If you are denied credit, there are a number of things you can do to find out why.
First, ask the agency for a copy of your credit report. Federal law mandates you have the right to have it -- free -- if you've been denied credit. (You can always buy a copy for a nominal fee -- $15 from TRW -- if you're just curious about what it contains.)
If you believe there is something inaccurate about the report, circle it and send it back to the agency. Include any backup information, such as a canceled check or receipt, that you feel substantiates your claim.
The reporting agency will then contact the retailer to determine if the negative information is in error.
The reporting agency should get back to you within 30 to 60 days with its finding.
If it says the retailer maintains the negative information is accurate and therefore should stay on your report, you should do two things:
* If you disagree, you may write a response of no more than 100 words, which is included in your credit report. At that point, anyone who requests your credit history will get the report, adverse information and all, plus your response.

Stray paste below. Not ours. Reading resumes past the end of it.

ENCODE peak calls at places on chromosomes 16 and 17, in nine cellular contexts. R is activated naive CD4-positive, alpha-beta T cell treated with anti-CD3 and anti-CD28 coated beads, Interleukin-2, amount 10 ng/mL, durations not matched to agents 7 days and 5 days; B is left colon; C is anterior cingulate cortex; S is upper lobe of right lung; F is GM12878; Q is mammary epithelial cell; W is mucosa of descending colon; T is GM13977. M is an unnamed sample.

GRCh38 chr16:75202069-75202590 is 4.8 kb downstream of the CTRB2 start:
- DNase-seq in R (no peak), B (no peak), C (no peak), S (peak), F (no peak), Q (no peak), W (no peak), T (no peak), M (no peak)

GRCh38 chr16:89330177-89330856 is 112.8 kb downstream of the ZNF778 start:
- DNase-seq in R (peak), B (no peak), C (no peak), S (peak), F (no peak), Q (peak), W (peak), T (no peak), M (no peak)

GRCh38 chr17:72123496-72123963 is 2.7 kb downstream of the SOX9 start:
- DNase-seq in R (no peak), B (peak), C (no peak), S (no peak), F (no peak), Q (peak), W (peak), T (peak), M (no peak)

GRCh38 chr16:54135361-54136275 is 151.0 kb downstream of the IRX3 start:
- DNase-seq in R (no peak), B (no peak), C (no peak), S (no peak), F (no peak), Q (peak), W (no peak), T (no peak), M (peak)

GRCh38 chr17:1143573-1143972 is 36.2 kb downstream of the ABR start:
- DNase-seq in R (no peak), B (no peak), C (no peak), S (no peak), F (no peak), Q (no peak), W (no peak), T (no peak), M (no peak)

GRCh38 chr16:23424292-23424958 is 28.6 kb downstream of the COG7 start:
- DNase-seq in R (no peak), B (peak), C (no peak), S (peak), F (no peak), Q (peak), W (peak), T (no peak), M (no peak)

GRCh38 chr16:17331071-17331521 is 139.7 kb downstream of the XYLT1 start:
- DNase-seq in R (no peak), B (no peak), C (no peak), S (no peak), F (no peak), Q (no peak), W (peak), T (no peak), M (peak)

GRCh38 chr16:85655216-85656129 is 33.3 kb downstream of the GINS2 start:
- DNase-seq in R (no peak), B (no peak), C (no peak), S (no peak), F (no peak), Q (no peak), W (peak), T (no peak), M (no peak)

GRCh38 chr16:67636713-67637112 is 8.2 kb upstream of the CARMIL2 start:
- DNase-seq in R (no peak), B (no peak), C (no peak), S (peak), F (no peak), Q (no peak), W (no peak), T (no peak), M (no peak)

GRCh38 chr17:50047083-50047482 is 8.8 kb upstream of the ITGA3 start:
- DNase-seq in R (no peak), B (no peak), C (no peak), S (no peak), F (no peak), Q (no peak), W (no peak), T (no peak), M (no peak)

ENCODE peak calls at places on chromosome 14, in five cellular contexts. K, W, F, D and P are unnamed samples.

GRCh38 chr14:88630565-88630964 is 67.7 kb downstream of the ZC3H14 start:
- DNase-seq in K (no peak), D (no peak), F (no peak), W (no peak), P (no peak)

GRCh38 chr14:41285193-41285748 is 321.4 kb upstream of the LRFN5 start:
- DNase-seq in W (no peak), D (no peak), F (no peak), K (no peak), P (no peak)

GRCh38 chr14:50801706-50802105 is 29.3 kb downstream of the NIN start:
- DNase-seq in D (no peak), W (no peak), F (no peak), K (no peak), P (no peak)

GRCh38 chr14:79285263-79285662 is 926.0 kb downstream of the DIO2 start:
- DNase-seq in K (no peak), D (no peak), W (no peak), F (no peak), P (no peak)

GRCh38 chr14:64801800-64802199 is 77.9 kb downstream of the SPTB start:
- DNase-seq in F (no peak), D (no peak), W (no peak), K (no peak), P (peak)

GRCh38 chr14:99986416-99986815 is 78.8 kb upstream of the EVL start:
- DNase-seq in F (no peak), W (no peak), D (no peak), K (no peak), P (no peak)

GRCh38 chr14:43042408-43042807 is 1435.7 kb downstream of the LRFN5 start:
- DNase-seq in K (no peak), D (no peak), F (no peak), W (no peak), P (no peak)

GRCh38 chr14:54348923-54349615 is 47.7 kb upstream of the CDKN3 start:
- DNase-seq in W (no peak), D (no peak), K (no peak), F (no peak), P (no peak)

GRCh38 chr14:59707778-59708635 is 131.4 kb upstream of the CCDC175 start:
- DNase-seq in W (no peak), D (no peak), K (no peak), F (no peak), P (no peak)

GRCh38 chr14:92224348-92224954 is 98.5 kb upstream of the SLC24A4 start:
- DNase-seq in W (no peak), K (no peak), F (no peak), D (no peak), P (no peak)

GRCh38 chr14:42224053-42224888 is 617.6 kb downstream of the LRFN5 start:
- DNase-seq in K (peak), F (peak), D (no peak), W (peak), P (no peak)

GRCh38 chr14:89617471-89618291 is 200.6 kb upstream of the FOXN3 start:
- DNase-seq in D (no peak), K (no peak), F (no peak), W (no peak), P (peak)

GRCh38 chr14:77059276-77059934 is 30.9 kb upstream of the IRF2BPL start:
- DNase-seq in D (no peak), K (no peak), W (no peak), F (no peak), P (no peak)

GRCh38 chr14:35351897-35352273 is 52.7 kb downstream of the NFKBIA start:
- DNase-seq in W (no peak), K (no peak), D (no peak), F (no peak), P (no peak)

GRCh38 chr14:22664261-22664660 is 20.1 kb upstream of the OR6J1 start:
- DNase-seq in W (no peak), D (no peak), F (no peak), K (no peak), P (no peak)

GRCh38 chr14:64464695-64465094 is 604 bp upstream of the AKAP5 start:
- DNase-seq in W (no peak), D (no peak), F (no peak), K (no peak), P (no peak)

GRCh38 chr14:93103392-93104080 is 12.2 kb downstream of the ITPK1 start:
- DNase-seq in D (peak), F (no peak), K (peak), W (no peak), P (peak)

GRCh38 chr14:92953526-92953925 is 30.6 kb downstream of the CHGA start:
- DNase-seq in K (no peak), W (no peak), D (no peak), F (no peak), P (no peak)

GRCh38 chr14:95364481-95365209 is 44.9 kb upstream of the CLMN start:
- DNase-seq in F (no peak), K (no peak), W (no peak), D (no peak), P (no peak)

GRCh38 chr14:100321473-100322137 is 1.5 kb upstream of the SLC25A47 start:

* You should also contact the retailer involved. Take any backup material, like canceled checks or receipts, to the retailer to bolster your case.
If you convince the retailer that the negative information is the result of its error, it will send the amended information to the
credit reporting agency and your file will be updated.
If you find an error in the report, demand in writing that it be fixed. If the agency refuses, contact the Federal Trade Commission (202) 326-3650, 9 a.m. to 5 p.m. weekdays.
Experts agree, however, that you should avoid hiring a company that says it can repair your credit history.
"Those can be very expensive," says Susan Murdy, a national spokeswoman for TRW. "They can charge up to $600 or more, and they can't do anything for you that you couldn't do for yourself."
However, consumers should not wait until they've been turned down for a job or had a loan application rejected before checking their credit records.
A clean credit history is one of your most valuable assets. It pays to know what information -- or misinformation -- is being distributed under your name.
It's important to get a copy of your credit reports a few months before they're needed in a car or house purchase, said Esther Shapiro, director of the Detroit Department of Consumer Affairs.
To get a complete picture of your records you may have to order several reports -- one from each agency. That's because some companies have information that others don't have.